As temperatures warm and cool-season perennial grasses begin growing, be ready with the nitrogen fertilizer.

Exactly how much nitrogen is needed will depend on whether the field is hay or grazed, how much nitrogen was applied in the fall, nitrogen fertilizer price compared to hay value, and the growing conditions since last fall.

According to Kansas State University (KSU) extension specialists, normal fertilization rates for established tall fescue and smooth bromegrass hayfields are 90 to 120 pounds per acre of actual nitrogen, or about 30 pounds of nitrogen per ton of expected yield.

Based on Kansas State research, grass yields can more than double when nitrogen fertilizer is applied compared to a no-nitrogen production approach.

In addition to improved yields, added nitrogen will also boost grass protein concentrations, assuming a timely harvest is made. If high-quality hay is the desired end product, the KSU extension specialists suggest pushing nitrogen fertilizer rates to the high end of the recommended range.

Application timing

In Kansas, nitrogen fertilizer can be applied either in the fall or the early spring. Most hay growers apply their needed nitrogen in the spring, but KSU research trials have shown that applying all of the nitrogen in the fall will often result in slightly higher yields but marginally lower protein levels. Fall applications of nitrogen and phosphorus stimulate root growth and produce more tiller buds, resulting in more stems the following spring.

In one KSU study, smooth bromegrass responded to spring applications as late as April without effects on dry matter yield and with significantly greater crude protein levels than fall applications.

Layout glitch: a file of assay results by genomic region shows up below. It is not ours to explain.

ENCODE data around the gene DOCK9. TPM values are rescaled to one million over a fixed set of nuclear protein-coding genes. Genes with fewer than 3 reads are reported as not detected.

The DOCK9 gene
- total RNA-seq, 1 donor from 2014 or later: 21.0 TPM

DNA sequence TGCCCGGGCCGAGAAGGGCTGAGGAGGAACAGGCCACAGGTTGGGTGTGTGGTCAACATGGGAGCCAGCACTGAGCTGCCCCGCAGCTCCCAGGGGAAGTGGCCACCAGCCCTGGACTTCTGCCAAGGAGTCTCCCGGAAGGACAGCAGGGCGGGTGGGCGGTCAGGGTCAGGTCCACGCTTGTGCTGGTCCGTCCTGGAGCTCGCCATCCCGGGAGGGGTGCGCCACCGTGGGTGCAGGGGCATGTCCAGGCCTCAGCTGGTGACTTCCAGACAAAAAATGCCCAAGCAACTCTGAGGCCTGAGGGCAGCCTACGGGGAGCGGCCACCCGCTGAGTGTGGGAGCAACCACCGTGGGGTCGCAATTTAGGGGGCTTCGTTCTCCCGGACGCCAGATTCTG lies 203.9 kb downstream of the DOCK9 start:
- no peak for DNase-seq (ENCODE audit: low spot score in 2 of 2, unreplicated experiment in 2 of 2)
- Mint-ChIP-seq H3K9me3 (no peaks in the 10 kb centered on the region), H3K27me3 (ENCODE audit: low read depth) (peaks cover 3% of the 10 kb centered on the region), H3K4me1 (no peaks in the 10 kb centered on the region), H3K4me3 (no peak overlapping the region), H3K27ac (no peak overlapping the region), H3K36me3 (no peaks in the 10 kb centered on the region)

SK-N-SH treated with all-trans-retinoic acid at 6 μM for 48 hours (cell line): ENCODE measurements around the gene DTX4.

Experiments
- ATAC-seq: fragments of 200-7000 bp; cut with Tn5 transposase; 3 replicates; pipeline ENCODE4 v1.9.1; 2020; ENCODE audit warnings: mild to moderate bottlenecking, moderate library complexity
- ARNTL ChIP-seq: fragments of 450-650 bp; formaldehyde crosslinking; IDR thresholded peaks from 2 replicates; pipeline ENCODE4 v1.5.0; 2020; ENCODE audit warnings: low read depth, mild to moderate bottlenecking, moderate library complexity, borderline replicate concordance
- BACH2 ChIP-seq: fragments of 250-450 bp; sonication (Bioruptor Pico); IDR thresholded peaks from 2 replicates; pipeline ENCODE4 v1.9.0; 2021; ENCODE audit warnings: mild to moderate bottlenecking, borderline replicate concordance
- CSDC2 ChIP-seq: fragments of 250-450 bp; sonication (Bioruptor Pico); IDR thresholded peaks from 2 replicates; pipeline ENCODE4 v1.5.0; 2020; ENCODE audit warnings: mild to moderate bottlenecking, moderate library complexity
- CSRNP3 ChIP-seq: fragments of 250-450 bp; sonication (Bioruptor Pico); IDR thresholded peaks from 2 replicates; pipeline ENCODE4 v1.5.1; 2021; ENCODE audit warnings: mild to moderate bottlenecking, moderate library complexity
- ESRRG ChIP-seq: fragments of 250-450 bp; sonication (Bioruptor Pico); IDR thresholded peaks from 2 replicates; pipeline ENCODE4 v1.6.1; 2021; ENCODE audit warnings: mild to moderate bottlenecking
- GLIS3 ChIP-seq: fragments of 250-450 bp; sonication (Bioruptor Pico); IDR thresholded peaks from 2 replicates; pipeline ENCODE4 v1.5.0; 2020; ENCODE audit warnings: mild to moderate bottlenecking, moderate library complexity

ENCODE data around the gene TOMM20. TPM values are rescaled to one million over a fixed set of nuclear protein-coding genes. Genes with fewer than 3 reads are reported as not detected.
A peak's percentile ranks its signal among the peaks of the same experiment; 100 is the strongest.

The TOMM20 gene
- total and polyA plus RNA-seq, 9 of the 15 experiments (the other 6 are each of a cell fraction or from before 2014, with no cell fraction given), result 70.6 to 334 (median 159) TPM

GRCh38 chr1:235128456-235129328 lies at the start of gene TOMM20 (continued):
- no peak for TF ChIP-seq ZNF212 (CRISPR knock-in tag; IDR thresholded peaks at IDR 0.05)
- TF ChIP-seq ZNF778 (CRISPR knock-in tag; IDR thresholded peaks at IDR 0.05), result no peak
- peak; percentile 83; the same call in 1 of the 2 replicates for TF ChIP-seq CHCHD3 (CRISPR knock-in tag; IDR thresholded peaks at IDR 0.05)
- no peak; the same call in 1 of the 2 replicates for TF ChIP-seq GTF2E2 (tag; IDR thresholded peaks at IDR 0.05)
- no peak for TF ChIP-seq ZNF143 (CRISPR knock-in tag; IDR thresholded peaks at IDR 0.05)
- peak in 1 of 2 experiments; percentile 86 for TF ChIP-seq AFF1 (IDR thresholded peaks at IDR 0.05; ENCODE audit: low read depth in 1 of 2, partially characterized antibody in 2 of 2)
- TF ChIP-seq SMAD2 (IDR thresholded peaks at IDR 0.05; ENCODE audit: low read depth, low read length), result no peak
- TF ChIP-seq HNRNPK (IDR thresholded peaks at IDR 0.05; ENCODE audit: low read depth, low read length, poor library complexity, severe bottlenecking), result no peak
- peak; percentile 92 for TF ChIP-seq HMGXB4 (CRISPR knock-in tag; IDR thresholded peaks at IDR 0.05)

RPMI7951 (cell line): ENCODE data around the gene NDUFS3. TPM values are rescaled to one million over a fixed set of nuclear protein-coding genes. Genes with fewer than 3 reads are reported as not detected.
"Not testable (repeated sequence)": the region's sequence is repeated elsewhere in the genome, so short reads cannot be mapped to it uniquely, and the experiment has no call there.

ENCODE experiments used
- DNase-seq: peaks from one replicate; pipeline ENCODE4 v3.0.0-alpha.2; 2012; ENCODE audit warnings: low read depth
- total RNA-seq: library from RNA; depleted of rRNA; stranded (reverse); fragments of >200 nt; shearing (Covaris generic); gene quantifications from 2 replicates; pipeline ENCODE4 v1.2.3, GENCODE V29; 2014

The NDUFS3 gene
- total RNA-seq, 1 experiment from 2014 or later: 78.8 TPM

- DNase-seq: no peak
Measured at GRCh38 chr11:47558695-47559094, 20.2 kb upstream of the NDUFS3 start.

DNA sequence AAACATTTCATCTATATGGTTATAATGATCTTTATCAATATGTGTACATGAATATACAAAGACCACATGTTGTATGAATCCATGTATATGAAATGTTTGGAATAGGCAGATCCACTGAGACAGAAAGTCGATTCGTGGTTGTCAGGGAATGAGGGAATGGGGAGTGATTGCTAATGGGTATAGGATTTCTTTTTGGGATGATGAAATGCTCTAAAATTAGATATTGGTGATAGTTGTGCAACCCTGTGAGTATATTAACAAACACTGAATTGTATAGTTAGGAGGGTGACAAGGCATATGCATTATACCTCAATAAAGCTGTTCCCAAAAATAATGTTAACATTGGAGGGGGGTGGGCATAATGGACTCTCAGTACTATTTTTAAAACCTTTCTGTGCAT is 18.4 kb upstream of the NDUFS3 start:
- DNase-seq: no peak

Split-apply for pastures

Under normal conditions, if tall fescue and smooth bromegrass pastures are grazed in both spring and fall, apply about 100 pounds of actual nitrogen per acre. Put 60% of that total on in the winter or early spring and 40% of the nitrogen, along with any needed phosphorus and potassium, in late August or early September.

Also consider sulfur

Although nitrogen is always considered the key nutrient for optimum grass production, the KSU extension specialists also remind growers not to forget about sulfur.

Sulfur deficiency will cause a general reduction in forage production long before it results in visual deficiency symptoms. A sulfur application to a tall fescue or smooth bromegrass pasture or hayfield that is deficient can result in forage yield boosts of up to 500 to 800 pounds per acre.

Sulfur is taken up by plants as sulfate. If a sulfur application is needed to correct a deficiency in a growing crop, use a sulfate source such as ammonium sulfate or gypsum.

Elemental sulfur sources can be used if applied far enough in advance of crop uptake needs to allow soil organisms to oxidize the sulfur into sulfate. This can take weeks to months, depending on soil temperature and moisture.